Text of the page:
Friday, June 4, 2010

Risotto, An Ode to Sophia

Although I freely admit to being an Anglophile, preferring Tudor houses, Georgian furniture, Jaguar automobiles, & Harris Tweed jackets, I have to defer to the Italians when it comes to knowing how to live.  After all, when I grew up the biggest sex symbols were Elizabeth Taylor, Bridget Bardot, & Sophia Loren.  

Elizabeth Taylor, Bridget Bardot, & Sophia Loren in the 1960s

Elizabeth Taylor, Bridget Bardot, & Sophia Loren today.

See what I mean.  So when it comes to comfort food with panache, look to the Italians.  Risotto has a reputation for being difficult, but it is, in fact, very simple.  It just isn’t fast.  Nothing sensual is.  Risotto, once  learned, will yield multiple pleasures, limited only by your imagination.  If you want a simple substitute for potatoes, use the basic recipe.  You want a sophisticated side dish to impress the in-laws?  Throw in a cup of asparagus cut in bite size pieces.  How about a satisfying main dish?  Add chunks of rotisserie chicken or some boiled shrimp.  Whatever you add to your risotto, it helps to think of Sophia  laughing, living well, and lasting long.

Scallops in Brown Butter 
with Mushroom Risotto and Asparagus


  • 1 tbsp olive oil
  • 1 medium onion, finely chopped
  • 1 cup rice (purists use Arborio rice, I use standard long grain)
  • ½ cup good Chardonnay (or ¼ Cognac or ½ cup Champagne, be creative)
  • 5 cups chicken stock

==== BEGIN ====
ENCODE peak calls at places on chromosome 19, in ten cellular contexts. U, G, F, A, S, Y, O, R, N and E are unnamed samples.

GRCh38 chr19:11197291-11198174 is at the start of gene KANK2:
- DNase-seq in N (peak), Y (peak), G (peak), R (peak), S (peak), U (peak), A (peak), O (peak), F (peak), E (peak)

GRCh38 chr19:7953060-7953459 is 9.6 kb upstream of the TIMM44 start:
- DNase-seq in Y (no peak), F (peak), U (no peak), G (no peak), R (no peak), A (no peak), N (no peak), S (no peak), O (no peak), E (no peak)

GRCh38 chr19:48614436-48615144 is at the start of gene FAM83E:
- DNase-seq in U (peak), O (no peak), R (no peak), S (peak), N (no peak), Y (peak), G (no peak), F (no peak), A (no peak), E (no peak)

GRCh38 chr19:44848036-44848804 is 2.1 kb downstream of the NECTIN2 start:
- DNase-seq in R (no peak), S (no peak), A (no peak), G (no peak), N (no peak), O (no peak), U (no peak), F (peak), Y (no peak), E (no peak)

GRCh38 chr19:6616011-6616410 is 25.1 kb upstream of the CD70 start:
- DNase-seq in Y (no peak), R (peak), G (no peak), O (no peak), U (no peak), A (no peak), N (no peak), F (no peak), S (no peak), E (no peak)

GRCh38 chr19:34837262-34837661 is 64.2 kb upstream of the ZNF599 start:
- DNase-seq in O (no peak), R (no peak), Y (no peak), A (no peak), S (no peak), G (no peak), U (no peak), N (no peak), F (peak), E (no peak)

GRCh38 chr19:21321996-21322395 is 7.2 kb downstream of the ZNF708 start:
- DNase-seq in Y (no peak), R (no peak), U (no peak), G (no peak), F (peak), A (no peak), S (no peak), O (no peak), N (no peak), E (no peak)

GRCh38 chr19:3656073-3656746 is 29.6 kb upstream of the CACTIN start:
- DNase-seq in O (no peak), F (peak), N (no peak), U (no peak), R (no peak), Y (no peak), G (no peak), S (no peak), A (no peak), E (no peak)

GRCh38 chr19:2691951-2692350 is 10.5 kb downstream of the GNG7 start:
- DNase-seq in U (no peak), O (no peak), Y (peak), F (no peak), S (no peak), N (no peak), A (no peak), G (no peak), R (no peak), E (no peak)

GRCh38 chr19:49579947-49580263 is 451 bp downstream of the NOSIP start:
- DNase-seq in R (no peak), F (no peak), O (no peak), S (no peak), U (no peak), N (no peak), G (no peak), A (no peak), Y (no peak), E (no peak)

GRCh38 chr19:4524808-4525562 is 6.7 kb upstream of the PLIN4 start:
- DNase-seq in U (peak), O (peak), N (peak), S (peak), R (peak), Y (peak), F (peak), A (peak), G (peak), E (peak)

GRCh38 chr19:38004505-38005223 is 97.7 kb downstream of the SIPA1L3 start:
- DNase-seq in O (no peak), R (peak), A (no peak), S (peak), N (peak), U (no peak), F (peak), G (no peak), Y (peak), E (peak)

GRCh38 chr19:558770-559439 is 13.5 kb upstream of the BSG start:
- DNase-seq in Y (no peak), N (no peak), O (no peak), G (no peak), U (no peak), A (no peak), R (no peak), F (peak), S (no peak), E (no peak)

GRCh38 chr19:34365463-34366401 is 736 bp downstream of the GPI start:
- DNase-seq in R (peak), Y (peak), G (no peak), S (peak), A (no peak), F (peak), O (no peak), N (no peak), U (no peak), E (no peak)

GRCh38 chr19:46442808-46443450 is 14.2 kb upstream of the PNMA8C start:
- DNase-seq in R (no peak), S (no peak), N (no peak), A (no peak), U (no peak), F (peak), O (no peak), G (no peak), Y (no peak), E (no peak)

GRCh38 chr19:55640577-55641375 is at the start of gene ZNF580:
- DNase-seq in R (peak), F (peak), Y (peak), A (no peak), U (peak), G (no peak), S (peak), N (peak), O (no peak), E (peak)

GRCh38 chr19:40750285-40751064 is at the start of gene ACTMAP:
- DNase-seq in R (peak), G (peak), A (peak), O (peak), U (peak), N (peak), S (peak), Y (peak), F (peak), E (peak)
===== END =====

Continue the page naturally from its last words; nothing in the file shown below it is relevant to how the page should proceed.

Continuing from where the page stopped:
• ½ cup grated Parmesan cheese (don’t use that powdered stuff!)
  1. Bring chicken stock to a bare simmer in its own sauce pan.
  2. In a separate sauce pan, saute onion in olive oil until translucent.
  3. Add rice, stir until rice is well coated with hot oil, about one minute.
  4. Reduce heat to medium, add wine and stir until wine is absorbed.
  5. Add simmering chicken stock one ladle at a time, stirring rice until each ladle of stock is absorbed.  Contrary to popular myth, you don’t have to stand over the stove stirring constantly.  In fact, over stirring will break up your rice and give an unpleasant, pasty texture to your risotto.  However, don’t neglect the rice either.  It should take 20- 25 minutes to incorporate all the stock.
  6. Add cheese and stir.
  7. Season to taste.  Seasonings will vary depending on your variation.  I use chicken stock that is very salty and generally never add salt.  I do add pepper almost always.  If I’m adding mushrooms or chicken I will add a ½ tsp of sage.  If I’m using shrimp I will add tarragon.  Think of risotto as a blank canvas.
  8. After adding the seasoning, add whatever vegetables you like.  Many recipes call for pre-cooking your veggies, but I just add the veggies, stir, cover, & let the risotto sit for five minutes.
  9. After the risotto has set for five minutes add your room temperature meat/seafood and serve.

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